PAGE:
That approach is viewed warily by many other Republicans. Those Republicans say that diverting money that would otherwise go to pay benefits into the private accounts would lead to a sharp spike in the budget deficit in the short run. They say the approach would also raise what they say is a false expectation that Social Security's problems can be addressed without any painful steps.

I question the inclusion of Gina Kolata's Two Studies Suggest a Protein Has a Big Role in Heart Disease on the front page. That's not a slam against Kolata's writing or an attempt to say health isn't important enough as a topic to make the front page. I question any story that's lead sentence relies on "may," that's based on new studies and that quickly moves to note:

But other heart disease researchers cautioned that more work was needed to prove that CRP directly causes heart disease. And most agreed that because the new studies involved only people with severe heart disease, it remained unknown whether healthy people would benefit from reducing their CRP levels.

Translation, more peer review needed, results may be inconclusive. It's a story, it deserves to be in the paper (and Kolata has written it very well), but an inconclusive "maybe" without a consenus from researchers doesn't belong on the front page (my opinion).

How appropriate: just now on NPR's Morning Edition someone just joked "I'm going to go eat some doughnuts." That's the sort of "discussion" an article like this inspires. (Even with Kolata stressing cautions.) Which is why I question it appearing on the front page.

A worthy front page story, by contrast, is Gretchen Morgenson's 10 Ex-Directors From WorldCom to Pay Millions :

Investors have become increasingly frustrated as company directors and officers escaped financial responsibility for losses incurred as a result of fraud.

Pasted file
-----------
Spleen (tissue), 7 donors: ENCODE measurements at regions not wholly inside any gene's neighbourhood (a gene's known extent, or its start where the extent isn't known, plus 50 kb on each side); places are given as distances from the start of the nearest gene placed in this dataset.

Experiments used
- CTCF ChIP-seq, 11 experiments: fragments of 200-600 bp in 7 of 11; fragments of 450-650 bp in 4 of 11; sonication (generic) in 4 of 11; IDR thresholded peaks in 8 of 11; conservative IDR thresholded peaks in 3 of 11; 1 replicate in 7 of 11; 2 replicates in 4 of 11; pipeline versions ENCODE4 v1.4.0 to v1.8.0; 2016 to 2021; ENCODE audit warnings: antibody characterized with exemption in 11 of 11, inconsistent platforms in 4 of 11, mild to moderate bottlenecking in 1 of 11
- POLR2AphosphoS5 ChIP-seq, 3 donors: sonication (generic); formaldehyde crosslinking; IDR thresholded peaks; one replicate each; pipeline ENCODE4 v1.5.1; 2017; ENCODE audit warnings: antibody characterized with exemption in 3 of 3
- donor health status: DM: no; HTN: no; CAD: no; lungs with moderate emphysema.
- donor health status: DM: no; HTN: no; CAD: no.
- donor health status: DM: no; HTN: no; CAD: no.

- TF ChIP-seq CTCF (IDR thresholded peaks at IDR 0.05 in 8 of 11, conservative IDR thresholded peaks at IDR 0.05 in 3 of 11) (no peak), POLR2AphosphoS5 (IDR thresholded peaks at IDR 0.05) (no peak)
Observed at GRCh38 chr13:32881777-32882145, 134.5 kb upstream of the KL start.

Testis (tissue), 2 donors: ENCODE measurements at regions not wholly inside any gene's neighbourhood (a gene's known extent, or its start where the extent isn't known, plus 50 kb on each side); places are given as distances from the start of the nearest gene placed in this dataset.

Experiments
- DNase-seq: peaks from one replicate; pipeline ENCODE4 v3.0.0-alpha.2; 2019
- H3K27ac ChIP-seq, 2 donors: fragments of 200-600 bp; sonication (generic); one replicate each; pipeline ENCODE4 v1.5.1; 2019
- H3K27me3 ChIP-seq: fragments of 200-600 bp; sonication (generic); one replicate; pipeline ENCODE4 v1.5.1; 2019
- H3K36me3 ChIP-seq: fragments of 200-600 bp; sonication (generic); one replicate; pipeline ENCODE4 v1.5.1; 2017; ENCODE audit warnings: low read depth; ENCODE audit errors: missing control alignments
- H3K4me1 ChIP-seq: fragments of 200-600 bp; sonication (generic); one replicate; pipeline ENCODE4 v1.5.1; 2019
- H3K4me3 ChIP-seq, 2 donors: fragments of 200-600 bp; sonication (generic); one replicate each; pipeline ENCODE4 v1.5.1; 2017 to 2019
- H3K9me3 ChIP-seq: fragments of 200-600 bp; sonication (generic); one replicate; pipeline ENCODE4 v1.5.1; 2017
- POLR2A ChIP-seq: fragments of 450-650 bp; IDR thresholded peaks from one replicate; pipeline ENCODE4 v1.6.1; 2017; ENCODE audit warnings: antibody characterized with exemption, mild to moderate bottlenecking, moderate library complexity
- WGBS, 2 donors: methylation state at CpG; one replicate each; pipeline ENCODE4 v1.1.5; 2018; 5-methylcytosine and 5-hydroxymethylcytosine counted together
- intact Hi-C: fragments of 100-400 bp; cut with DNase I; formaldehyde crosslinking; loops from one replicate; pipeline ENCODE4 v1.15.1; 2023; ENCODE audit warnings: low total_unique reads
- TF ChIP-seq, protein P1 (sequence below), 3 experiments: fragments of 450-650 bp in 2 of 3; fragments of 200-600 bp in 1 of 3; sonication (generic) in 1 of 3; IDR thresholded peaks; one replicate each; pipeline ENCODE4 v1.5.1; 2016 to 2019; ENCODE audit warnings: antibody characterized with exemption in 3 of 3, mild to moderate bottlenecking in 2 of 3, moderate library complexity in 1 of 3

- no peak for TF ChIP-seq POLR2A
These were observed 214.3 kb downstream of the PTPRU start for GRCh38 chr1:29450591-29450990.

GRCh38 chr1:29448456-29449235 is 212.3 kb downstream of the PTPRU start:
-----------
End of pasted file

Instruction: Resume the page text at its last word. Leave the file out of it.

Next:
Companies whose executives are accused of engaging in fraudulent practices typically pay those executives' legal bills and the fines that can result when regulatory proceedings against them are settled. And directors almost never pay in such settlements because they are covered by insurance.
"New York State has done a great thing for shareholders everywhere," said Greg Taxin, chief executive of Glass Lewis, an institutional investor advisory service in San Francisco. "This may be one of the most important steps toward reinforcing the importance of performing the directorship duties with fidelity toward shareholders. It's going to be very sobering to board members around the country."
The directors' personal payments were a requirement of any deal from the start of the negotiations, according to lawyers involved in the settlement. Given the size of the WorldCom debacle, the investors who brought the case sought to make an example of the directors, lawyers involved in the settlement said.

This is a strong article and one worth reading. It's also more worthy of "discussion" than silly jokes about "doughnuts" and Atkins. I understand NPR was trying to be funny, I do think they took a serious story, treated seriously by Kolata, and oversimplified it in the interest of "fun." I don't see that as a public service.

That said, NPR deserves credit for their interview this morning (Morning Edition) with Republican Congressman Joel Hefley who, at this point, is still the chairmanship of the House Ethics Committee. "It doesn't serve me well to criticize leadership . . . I'm in enough trouble as it is," declared Hefley. What is bothering him? That the much trumpted "return" to the ethics rule isn't really a return. A majority must agree to pursue an ethics investigation or it will just fade away. The coverage and commentary on the "return" hasn't really underscored that.

Also on the front page is Steven Erlanger's As Abbas Runs, Skeptical Militants Wait and See which Kara has e-mailed asking that people weigh in on. (We'll discuss it this evening.)